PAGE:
20 April 2010

Learn Guitar - How NOT To Get Discouraged

You choose a long road for yourself when you start to learn guitar. Playing the guitar is a process and as players we evolve constantly. We don’t become good overnight. There are lots of bumps along the way and many times (perhaps even every day?) you may want to abandon the journey. Here are 5 things to remember when you hit those bumps. Discouragement may be inevitable, but here’s how to beat it so it doesn't get the best of you:

1. Assume that what you’re working on will take longer than you think it should. We're always in a hurry to finish pieces, learn new skills, but any project you tackle is likely to expand beyond what you think (or hope?). Allow yourself more time than you may need and enjoy the process more.

2. Allow yourself to play badly. Often times we paralyze ourselves by our fear of mistakes. But mistakes are a necessary part of the learning process and without them we cannot grow and improve as players. All good players play badly at some time, that's how they end up with better skills further on, and eventually with fantastic playing. Get those mistakes out and don't judge them too harshly, if at all, they're a sign you're challenging yourself. So take a few deep breaths, roll up your sleeves, and get stuck in...

3. Finish something quickly. Get it out. You can always go back and improve it later. This is similar to allowing yourself to play badly, but the focus is on speed. Sometimes it helps to just get to the end of something quickly without worrying too much about each note, each chord. Just do whatever it takes to get to the other side: the end. Finishing something is half the battle, once you're at the end you'll have confidence to keep going, you can go back and work out the rough parts, polish the details.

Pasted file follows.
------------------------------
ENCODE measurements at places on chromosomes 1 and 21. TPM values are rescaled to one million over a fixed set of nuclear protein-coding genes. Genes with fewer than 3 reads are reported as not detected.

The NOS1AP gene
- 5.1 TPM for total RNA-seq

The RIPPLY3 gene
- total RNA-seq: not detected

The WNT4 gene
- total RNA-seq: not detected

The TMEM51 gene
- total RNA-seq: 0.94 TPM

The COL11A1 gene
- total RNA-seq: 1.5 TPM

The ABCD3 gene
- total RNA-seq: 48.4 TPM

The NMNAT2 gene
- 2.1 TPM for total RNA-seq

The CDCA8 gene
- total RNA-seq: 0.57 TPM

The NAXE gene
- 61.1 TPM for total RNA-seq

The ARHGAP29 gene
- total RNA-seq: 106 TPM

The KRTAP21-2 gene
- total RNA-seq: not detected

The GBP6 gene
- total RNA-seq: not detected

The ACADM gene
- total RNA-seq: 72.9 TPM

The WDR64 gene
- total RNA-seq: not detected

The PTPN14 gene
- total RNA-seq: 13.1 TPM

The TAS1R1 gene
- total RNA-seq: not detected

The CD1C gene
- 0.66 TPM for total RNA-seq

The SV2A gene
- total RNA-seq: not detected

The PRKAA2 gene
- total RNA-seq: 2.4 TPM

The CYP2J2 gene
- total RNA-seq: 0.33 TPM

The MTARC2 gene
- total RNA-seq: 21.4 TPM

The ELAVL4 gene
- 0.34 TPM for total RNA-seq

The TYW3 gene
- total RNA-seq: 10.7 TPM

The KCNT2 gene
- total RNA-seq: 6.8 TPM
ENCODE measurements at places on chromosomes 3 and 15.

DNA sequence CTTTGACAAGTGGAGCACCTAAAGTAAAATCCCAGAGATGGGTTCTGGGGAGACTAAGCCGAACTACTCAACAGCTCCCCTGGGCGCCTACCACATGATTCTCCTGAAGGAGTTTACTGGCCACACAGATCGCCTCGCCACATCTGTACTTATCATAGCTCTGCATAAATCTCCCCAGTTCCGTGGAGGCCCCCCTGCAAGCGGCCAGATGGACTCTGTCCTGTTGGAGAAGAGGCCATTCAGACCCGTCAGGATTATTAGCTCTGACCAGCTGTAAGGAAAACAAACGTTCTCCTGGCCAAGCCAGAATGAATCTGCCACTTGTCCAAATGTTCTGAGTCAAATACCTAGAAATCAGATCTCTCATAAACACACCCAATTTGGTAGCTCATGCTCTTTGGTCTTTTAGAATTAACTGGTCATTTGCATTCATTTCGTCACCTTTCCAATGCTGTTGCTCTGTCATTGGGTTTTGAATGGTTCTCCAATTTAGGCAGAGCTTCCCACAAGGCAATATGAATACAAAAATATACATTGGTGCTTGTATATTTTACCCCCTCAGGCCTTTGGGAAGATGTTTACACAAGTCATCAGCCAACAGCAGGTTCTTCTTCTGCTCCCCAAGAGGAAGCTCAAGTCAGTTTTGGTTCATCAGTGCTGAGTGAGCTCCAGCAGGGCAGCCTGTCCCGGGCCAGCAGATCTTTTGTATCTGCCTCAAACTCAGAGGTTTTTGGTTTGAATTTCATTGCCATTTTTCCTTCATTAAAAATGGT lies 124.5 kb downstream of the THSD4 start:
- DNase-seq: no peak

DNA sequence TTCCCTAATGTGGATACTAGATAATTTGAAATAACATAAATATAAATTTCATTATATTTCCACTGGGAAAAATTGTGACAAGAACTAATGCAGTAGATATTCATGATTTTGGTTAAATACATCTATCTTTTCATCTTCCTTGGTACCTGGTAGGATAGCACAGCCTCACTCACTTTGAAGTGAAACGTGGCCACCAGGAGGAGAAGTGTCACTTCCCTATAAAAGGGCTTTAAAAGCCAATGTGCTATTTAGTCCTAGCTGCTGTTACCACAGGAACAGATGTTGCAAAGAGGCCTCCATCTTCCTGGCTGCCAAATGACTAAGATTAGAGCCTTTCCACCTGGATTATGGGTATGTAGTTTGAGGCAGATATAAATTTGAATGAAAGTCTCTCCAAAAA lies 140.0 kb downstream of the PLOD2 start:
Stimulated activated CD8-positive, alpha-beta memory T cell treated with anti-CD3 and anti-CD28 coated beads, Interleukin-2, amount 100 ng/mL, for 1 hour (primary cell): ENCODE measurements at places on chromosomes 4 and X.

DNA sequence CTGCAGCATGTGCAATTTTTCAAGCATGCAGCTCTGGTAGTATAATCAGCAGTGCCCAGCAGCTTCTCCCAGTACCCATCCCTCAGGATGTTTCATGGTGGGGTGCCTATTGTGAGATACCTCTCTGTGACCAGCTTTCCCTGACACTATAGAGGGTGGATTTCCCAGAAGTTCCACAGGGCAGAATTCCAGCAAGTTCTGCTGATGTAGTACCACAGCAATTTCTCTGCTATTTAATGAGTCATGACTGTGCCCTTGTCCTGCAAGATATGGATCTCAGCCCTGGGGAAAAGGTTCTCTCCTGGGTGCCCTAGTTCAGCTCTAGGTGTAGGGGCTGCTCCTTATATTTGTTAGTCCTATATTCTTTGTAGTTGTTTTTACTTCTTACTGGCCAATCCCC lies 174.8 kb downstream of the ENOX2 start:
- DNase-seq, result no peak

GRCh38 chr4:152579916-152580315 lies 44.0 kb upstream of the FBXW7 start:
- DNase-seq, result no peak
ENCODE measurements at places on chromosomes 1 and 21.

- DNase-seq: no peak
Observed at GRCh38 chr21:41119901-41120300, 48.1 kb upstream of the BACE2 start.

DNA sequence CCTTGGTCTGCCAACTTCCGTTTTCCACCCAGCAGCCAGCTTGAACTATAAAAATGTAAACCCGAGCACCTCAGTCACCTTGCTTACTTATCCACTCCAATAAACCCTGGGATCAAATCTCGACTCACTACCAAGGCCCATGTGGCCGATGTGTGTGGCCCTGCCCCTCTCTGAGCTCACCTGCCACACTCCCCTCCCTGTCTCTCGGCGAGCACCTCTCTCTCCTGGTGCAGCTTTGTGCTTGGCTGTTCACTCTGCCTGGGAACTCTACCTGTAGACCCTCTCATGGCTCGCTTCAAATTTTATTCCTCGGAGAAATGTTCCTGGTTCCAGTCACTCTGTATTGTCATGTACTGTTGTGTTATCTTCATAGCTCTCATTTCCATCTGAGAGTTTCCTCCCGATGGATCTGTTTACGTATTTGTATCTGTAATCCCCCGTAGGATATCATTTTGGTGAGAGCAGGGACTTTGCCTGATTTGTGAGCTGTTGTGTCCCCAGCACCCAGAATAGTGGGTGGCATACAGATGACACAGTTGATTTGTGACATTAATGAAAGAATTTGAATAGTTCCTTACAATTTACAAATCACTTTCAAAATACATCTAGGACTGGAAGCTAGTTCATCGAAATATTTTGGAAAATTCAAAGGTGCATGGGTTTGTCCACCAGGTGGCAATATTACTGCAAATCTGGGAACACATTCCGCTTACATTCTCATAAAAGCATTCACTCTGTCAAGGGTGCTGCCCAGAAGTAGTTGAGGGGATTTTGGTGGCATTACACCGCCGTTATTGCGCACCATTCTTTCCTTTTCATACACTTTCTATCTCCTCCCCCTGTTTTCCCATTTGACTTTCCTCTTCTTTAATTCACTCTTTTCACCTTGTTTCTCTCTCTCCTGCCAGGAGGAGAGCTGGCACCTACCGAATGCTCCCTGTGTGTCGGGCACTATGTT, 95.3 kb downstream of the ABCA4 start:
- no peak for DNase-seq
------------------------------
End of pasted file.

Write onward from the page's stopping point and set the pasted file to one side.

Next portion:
4. Give your guitar some air, get out into the world, show your work to a friend. Don't get trapped in your home and your own problems, sometimes what we need most is perspective. After days of practice living with the same notes over and over again things can begin to feel a little funny. New eyes (and ears) will help us view our work differently. Fresh air is good, too! Take a walk, meet a friend, and allow others to cheer you on.

5. Put the song you're working on away. You don't have to put it away forever, just for a day or two, a week, or longer. Sometimes the best thing to do is allow things to breath. I once asked a teacher what my playing needed, he said "Time." Coming back afresh to a piece can be one of the most productive things you can do. And sometimes, we're simply not ready for what we wanted to do. We don't have to give up completely then, we can simply put it aside for a while. One day you'll feel inspired to move forward when your playing and you are ready.

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You might also like:

Learn Guitar - How NOT To Get Discouraged
Learn Guitar - Are You Paralyzed By Fear?
Learn Guitar - 7 Reasons To Be Thankful
Guitar Holidays - Sea, Strums and Sun


Allen Unrau said...

I think I'll print this out & tape it to my amp...

Gary Fletcher said...

Hi Allen, thanks for commenting, it's always nice to know when something is appreciated and helps you.

Anonymous said...

This is all great advice. I think that a lot of learning musicians(including myself) expect too much in too short of time. I feel as though learning not to get discouraged is equally as important as your musical progress. Patience IS a virtue!

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